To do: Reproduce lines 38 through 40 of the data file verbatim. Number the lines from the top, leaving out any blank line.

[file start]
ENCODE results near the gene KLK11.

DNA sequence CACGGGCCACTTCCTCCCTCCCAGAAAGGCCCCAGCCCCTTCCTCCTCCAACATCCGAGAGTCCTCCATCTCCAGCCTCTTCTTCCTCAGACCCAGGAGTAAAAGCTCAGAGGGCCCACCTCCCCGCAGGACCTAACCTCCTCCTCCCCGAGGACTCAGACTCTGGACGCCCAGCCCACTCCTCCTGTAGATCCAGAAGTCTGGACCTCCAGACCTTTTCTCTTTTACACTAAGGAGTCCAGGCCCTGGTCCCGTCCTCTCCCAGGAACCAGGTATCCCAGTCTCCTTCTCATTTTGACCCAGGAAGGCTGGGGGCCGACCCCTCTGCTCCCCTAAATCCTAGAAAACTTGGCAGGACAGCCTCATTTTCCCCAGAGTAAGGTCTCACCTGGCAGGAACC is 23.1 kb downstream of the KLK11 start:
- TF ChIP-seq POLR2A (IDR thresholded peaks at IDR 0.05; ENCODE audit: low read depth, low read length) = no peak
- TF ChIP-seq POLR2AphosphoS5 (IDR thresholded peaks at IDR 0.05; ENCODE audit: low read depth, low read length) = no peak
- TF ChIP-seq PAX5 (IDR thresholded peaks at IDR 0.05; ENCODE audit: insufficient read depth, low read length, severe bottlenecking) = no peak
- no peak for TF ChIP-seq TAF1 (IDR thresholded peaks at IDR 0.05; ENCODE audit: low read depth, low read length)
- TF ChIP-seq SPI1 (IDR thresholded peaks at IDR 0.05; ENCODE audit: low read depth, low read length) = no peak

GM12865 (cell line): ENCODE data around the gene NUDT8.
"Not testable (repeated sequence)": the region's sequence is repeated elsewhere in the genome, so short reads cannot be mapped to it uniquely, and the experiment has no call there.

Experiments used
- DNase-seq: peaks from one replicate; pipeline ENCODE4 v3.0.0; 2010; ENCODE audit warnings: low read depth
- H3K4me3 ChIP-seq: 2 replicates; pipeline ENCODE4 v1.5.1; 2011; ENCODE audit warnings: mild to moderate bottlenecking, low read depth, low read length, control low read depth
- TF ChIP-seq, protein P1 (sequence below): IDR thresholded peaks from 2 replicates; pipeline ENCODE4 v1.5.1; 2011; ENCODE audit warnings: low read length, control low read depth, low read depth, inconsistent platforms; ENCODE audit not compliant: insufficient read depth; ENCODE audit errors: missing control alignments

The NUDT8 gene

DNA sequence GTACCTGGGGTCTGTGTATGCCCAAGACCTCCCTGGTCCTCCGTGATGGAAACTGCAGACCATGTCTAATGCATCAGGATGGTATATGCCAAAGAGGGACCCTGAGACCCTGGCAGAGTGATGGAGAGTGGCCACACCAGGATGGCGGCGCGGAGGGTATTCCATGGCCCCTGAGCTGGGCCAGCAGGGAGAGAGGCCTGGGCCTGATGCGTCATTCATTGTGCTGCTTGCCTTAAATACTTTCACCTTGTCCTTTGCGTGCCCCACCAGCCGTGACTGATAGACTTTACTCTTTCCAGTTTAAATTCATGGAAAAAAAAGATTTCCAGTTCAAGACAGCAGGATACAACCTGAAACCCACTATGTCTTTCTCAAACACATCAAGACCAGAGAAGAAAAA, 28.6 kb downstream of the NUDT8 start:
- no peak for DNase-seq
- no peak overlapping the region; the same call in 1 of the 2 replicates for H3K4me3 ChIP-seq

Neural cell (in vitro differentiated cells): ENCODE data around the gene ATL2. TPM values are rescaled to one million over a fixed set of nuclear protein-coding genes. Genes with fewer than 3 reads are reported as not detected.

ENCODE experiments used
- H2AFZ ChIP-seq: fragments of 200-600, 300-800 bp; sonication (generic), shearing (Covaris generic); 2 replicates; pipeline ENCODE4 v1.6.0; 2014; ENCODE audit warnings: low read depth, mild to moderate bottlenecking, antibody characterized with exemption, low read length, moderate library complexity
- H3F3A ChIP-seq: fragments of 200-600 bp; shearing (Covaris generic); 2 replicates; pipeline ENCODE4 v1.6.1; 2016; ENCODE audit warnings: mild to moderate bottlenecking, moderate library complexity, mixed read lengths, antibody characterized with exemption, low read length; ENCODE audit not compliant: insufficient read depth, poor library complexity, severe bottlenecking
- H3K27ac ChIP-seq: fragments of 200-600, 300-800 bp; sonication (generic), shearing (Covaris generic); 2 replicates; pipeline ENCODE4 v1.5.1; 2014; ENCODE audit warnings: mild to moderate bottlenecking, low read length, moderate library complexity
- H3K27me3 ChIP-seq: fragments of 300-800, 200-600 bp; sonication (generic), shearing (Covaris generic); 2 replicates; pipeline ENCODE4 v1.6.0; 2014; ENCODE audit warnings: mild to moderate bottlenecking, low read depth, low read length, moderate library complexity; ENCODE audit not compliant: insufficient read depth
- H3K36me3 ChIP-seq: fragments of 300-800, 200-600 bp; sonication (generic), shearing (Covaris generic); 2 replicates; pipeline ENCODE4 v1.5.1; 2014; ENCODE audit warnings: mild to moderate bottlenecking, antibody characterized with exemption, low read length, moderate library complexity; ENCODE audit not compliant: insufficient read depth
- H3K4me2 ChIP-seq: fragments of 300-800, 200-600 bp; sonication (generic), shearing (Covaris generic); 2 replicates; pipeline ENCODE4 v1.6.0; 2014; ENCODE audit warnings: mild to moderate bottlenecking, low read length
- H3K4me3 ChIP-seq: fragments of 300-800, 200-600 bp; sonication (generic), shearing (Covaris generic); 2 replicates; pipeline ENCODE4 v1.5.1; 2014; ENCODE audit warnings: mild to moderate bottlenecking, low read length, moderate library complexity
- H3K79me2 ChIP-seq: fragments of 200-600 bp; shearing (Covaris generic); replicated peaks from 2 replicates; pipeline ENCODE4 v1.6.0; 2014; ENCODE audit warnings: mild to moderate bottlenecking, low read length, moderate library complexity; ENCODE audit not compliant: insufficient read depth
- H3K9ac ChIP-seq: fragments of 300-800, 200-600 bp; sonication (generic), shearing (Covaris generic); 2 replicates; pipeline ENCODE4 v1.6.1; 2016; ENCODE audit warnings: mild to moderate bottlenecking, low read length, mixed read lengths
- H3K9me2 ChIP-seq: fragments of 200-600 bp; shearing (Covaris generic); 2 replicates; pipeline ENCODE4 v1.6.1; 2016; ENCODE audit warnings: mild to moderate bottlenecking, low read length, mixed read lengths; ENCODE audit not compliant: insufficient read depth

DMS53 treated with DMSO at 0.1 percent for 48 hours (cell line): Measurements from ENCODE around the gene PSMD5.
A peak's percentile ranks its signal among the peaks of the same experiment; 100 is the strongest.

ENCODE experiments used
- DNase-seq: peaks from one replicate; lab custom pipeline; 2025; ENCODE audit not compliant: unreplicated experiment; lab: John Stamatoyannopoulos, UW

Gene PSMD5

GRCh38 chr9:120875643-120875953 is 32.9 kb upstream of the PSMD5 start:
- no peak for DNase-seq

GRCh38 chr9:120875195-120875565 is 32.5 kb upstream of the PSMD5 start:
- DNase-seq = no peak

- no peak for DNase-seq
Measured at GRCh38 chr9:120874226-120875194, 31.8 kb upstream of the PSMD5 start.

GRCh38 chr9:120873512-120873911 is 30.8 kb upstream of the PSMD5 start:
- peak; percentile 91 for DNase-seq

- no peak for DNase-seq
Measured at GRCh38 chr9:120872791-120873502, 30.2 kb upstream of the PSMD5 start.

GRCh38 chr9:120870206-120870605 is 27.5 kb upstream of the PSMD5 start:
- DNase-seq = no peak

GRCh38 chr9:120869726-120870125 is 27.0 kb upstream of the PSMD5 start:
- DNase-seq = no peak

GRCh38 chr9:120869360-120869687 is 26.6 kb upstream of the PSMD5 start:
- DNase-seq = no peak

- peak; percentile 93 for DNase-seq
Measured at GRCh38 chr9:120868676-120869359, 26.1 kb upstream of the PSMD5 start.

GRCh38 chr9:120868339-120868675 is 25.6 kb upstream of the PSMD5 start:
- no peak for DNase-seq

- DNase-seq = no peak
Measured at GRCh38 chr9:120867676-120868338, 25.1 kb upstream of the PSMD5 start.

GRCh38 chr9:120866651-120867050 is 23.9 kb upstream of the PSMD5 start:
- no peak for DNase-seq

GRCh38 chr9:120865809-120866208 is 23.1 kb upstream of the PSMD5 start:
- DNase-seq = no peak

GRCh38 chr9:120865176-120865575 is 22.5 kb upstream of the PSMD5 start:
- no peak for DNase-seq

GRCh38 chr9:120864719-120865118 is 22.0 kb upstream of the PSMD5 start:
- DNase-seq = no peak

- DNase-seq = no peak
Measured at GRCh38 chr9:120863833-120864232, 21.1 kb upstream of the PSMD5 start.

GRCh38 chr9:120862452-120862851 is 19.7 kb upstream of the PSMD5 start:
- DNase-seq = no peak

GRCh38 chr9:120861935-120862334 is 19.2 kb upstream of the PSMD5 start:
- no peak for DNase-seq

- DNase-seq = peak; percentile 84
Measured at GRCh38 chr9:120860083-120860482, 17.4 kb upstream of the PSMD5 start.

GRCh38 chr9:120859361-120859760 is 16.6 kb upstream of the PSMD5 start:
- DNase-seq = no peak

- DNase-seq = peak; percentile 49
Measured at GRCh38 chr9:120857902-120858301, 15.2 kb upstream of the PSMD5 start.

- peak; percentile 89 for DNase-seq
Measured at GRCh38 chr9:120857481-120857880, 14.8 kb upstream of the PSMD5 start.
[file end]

- DNase-seq = no peak

- no peak for DNase-seq
Measured at GRCh38 chr9:120874226-120875194, 31.8 kb upstream of the PSMD5 start.